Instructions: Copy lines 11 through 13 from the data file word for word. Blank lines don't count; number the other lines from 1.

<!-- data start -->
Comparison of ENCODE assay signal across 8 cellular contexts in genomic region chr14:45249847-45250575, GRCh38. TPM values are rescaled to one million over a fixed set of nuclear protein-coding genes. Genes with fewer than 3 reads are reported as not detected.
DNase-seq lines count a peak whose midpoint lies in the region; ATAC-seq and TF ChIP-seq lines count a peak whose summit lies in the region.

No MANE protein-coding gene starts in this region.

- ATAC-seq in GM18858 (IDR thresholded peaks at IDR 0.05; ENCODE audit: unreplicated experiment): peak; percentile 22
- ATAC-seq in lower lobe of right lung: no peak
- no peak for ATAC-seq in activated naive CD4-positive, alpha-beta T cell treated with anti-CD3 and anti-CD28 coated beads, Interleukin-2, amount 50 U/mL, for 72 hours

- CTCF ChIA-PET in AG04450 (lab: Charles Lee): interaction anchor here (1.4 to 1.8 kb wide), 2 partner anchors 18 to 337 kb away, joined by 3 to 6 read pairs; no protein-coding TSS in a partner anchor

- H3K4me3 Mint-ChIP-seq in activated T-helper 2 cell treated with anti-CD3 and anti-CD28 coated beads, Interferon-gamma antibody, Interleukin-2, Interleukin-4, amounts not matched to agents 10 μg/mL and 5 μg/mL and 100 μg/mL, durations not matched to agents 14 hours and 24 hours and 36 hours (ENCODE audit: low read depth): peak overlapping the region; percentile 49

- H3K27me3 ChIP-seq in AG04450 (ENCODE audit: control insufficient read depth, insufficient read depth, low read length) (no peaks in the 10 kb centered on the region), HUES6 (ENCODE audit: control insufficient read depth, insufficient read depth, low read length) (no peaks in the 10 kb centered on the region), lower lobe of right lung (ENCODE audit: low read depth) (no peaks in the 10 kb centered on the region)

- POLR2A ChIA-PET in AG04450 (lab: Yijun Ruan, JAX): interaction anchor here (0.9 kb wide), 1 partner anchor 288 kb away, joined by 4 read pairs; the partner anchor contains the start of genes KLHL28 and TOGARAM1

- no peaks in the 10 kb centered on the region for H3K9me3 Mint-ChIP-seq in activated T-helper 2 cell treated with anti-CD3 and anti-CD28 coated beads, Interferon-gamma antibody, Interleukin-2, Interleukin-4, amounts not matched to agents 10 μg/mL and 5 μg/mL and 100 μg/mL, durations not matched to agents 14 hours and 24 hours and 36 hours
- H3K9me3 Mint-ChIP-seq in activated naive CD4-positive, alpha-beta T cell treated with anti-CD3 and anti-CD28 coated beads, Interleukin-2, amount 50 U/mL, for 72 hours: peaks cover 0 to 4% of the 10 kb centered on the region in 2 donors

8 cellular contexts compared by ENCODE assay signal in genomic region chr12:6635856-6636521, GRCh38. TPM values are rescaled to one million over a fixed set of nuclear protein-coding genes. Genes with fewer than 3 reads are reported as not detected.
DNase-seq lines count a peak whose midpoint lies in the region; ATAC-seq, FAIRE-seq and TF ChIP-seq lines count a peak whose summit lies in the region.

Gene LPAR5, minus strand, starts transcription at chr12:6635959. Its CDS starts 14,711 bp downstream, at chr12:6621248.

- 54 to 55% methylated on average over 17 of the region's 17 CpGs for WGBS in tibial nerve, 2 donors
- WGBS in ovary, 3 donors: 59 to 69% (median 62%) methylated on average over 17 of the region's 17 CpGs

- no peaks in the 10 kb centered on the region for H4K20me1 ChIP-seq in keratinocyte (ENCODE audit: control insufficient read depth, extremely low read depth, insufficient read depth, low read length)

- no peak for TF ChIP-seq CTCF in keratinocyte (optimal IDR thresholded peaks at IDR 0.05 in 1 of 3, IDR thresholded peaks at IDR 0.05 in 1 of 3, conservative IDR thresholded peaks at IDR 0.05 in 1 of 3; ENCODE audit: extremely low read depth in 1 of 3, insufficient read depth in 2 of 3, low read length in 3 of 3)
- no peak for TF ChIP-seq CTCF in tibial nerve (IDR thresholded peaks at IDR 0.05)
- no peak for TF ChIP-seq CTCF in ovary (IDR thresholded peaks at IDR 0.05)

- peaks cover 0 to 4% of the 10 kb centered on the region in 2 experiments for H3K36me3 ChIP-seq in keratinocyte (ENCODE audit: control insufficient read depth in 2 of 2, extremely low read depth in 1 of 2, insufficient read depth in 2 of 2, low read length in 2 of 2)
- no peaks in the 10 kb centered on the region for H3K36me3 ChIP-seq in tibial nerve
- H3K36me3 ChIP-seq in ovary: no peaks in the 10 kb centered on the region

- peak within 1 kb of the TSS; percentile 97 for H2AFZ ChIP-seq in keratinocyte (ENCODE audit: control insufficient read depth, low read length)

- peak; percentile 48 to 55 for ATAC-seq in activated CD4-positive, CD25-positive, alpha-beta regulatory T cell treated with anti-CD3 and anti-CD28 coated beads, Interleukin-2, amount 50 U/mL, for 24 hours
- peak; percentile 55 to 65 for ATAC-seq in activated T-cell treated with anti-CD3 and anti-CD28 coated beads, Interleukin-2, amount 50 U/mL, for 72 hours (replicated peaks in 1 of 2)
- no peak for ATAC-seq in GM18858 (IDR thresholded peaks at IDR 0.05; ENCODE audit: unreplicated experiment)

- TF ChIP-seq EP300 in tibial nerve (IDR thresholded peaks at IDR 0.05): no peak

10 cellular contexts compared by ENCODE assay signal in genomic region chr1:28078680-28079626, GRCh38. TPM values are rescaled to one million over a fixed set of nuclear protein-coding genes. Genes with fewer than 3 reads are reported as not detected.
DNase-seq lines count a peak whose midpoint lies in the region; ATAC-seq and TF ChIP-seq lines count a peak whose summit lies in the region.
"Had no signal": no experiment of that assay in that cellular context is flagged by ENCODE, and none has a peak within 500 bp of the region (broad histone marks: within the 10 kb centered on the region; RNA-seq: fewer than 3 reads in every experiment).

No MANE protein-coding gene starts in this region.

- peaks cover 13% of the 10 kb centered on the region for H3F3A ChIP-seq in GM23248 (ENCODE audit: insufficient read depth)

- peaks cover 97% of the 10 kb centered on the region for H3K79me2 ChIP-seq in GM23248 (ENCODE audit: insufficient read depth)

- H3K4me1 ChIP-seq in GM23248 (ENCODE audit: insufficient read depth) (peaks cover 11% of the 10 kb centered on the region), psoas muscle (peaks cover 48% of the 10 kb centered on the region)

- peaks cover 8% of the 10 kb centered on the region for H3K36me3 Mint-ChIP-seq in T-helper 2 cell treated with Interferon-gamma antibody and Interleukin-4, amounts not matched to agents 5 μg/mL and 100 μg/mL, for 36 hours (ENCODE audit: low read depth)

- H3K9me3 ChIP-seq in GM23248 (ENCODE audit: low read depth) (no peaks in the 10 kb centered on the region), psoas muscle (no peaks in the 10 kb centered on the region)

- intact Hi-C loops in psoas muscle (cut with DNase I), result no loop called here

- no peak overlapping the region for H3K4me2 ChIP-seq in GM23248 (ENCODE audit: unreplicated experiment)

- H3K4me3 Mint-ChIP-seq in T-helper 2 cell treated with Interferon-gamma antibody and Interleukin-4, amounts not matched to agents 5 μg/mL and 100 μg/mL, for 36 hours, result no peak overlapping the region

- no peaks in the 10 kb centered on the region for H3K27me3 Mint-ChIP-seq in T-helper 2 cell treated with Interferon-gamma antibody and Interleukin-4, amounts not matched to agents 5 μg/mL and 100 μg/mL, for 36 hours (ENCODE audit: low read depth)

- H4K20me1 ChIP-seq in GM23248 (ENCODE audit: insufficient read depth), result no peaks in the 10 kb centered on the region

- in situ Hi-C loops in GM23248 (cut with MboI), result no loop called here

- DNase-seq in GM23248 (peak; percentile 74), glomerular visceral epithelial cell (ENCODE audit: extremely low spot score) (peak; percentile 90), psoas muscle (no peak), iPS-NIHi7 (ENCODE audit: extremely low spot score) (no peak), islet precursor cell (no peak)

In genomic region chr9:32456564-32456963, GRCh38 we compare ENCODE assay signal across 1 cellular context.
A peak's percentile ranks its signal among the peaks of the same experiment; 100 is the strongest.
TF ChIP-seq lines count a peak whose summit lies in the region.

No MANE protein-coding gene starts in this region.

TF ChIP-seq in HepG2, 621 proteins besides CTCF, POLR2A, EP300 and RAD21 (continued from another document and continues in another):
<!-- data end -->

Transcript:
- no peaks in the 10 kb centered on the region for H3K9me3 Mint-ChIP-seq in activated T-helper 2 cell treated with anti-CD3 and anti-CD28 coated beads, Interferon-gamma antibody, Interleukin-2, Interleukin-4, amounts not matched to agents 10 μg/mL and 5 μg/mL and 100 μg/mL, durations not matched to agents 14 hours and 24 hours and 36 hours
- H3K9me3 Mint-ChIP-seq in activated naive CD4-positive, alpha-beta T cell treated with anti-CD3 and anti-CD28 coated beads, Interleukin-2, amount 50 U/mL, for 72 hours: peaks cover 0 to 4% of the 10 kb centered on the region in 2 donors

8 cellular contexts compared by ENCODE assay signal in genomic region chr12:6635856-6636521, GRCh38. TPM values are rescaled to one million over a fixed set of nuclear protein-coding genes. Genes with fewer than 3 reads are reported as not detected.